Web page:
It seems to me that scientists of all people should be astounded at the incredible works of God and praise him night and day for placing into existence the things they study, as well as for their own ability and interest in pursuing that study.

    Now, a nit-pick: “…when a man who professes faith in the Risen Christ is given the reigns…” The word is “reins.”

  • bobxxxx

    “Science: Theists Need Not Apply”

    That’s good advice. People who have medieval superstitions (for example a childish belief in a god) are not likely to be competent scientists.

  • bobxxxx

    “Can they not open their eyes and witness the evidence that their senses and their reason present to them all day every day?”

    Joe DeVet, I don’t think you know what real evidence is. Your magic god fairy does not have one shred of it.

  • Terri Kimmel

    Dear Bob of Many X’s,

    I think the burden of proof is yours. Prove there is no God. You cannot because His presence and creative glory infuses every aspect of the universe. You can provide limited demonstration of His created systems, but disproving Him is something you will never accomplish because it is impossible.

  • bobxxxx

    “I think the burden of proof is yours. Prove there is no God.”

    Sorry Terri, you got it backwards.

    It is your invisible friend, not mine. I don’t have to disprove your fantasies.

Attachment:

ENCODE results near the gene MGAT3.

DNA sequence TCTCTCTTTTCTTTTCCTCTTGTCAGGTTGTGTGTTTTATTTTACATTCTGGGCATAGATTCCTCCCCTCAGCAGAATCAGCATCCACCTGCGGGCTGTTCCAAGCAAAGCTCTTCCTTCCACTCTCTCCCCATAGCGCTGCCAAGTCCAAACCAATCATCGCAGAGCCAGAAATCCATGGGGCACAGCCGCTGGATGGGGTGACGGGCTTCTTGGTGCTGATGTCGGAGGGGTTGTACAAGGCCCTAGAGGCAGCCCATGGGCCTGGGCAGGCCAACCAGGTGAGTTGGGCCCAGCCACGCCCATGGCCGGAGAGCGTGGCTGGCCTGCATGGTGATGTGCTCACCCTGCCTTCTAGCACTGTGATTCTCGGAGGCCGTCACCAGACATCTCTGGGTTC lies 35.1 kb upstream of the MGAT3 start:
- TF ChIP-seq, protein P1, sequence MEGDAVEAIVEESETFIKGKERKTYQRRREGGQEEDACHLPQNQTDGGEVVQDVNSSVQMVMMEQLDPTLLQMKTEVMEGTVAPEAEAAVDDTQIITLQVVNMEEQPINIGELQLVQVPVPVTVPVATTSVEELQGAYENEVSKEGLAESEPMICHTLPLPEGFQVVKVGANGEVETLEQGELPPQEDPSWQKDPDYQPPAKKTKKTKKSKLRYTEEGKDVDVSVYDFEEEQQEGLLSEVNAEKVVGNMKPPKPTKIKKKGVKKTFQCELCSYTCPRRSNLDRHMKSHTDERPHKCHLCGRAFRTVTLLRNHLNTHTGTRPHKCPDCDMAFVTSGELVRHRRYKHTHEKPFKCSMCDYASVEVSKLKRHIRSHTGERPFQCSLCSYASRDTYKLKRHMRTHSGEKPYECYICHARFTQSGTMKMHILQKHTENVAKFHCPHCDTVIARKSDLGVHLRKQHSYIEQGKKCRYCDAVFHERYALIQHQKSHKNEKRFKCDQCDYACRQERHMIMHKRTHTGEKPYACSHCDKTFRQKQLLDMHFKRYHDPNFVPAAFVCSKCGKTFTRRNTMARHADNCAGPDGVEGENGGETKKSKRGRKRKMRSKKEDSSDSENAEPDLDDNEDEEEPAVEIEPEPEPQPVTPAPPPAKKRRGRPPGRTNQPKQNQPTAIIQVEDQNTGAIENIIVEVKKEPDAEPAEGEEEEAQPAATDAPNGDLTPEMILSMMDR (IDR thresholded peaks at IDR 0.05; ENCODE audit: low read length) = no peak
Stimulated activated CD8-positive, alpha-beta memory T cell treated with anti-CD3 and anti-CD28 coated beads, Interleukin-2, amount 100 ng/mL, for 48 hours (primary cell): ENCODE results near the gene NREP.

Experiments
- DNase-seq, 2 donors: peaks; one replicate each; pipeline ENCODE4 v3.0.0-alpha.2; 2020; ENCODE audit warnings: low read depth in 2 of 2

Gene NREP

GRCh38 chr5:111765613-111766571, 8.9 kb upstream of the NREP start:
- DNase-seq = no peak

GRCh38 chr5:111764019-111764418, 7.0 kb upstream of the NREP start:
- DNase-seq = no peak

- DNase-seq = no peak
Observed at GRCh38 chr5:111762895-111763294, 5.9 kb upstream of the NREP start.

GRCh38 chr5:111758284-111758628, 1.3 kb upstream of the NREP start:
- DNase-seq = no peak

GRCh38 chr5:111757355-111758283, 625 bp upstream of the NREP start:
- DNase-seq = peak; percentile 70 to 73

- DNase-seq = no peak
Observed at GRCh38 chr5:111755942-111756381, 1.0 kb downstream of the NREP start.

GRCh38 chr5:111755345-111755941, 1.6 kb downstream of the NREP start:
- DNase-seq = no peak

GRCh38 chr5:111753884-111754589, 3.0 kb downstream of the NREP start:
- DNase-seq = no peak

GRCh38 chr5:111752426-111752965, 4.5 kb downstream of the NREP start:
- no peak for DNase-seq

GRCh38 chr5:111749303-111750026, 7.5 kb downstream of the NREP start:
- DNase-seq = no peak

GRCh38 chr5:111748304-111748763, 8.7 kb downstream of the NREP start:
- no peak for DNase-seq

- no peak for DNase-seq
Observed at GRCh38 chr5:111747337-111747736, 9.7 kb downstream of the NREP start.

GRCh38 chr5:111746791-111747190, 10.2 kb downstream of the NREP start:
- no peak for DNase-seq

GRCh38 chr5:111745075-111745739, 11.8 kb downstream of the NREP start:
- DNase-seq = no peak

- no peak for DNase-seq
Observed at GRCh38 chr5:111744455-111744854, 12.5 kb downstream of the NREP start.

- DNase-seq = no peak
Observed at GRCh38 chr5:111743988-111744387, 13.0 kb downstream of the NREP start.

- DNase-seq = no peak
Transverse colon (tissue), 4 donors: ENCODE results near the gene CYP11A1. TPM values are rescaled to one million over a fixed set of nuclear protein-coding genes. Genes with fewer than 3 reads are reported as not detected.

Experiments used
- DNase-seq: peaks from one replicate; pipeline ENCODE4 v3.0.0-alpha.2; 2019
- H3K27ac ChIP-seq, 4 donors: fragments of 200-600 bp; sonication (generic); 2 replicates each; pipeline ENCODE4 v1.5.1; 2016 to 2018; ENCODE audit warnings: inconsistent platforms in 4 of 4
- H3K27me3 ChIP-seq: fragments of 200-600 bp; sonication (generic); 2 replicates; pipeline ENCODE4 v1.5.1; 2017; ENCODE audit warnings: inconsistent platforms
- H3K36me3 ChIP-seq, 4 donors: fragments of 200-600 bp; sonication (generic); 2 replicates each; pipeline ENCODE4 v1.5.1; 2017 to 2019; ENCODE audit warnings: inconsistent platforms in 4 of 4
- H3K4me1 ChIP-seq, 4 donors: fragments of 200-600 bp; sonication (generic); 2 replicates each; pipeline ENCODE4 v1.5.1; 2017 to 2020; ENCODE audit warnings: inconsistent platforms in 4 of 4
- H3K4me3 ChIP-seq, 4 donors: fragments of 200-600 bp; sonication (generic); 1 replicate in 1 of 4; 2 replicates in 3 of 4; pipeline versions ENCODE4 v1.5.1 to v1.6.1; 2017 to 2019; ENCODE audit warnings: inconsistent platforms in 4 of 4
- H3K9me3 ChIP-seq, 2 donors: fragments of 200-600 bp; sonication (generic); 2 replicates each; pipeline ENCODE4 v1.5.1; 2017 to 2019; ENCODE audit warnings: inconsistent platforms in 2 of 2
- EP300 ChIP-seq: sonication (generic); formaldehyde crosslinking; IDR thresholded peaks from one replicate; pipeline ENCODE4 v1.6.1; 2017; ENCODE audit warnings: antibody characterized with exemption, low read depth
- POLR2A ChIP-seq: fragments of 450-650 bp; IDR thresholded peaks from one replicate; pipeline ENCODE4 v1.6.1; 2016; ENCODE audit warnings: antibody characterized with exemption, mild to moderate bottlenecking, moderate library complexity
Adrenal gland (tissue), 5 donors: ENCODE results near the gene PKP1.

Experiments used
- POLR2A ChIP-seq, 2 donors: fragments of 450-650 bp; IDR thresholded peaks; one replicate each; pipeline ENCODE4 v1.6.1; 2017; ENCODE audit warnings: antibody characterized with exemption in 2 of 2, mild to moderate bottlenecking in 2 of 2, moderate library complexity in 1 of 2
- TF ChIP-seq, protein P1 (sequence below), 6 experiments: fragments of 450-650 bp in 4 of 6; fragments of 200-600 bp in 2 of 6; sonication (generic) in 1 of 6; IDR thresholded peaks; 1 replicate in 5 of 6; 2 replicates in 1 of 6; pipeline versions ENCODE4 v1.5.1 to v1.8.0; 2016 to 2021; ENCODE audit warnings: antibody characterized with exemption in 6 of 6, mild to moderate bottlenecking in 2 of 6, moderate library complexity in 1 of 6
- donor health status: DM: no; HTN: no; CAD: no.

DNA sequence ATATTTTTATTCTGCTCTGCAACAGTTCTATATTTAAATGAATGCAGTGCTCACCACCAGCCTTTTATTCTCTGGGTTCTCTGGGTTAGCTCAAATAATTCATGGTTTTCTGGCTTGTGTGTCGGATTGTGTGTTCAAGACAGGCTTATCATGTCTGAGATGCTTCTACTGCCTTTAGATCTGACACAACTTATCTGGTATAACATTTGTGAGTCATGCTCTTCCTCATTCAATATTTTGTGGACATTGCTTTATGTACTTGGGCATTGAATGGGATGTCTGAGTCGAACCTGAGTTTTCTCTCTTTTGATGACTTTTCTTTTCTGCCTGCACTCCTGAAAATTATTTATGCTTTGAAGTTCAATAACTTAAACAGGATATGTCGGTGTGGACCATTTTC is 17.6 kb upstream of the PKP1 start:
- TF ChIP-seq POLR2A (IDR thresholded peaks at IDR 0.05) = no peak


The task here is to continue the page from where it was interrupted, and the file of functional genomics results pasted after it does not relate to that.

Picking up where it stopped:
If you want to pretend there’s a magic man hiding in the clouds, you’re the one who has to provide evidence for it if you want to be taken seriously.

    Making assertions like “His created systems” is not evidence for anything.

    Your god idea is extremely childish and no real scientist would ever claim any evidence for it, not even Francis Collins would do that, unless he’s more crazy than I think he is.

    Even worse is your Jesus (I call him Jeebus). Son of God? Risen Christ? It’s all bull. Worse than childish. It’s just bloody insane to believe a human ape could have magical powers.

    Also, the Jeebus belief is provincial.

    I’m using this definition of provincial: Limited in perspective; narrow and self-centered.

    My point is there’s too much out there in the universe to take seriously the idea that a god sent a manifestation of itself (Jeebus) to this tiny insignificant planet in the middle of nowhere. Take a look at an astronomy magazine in your library. Read it and you will understand that the earth is a speck of virtually nothing.

    Christians have the crazy idea that the universe was magically created just for them. They are ridiculously wrong.

    By the way, kudos to catholicexchange.com for not censoring me. I’m usually censored when I visit Christian blogs.

  • Mary Kochan

    bobxxxx, to say that religious people cannot do science is just as dumb as saying poets or musicians or philosophers can’t.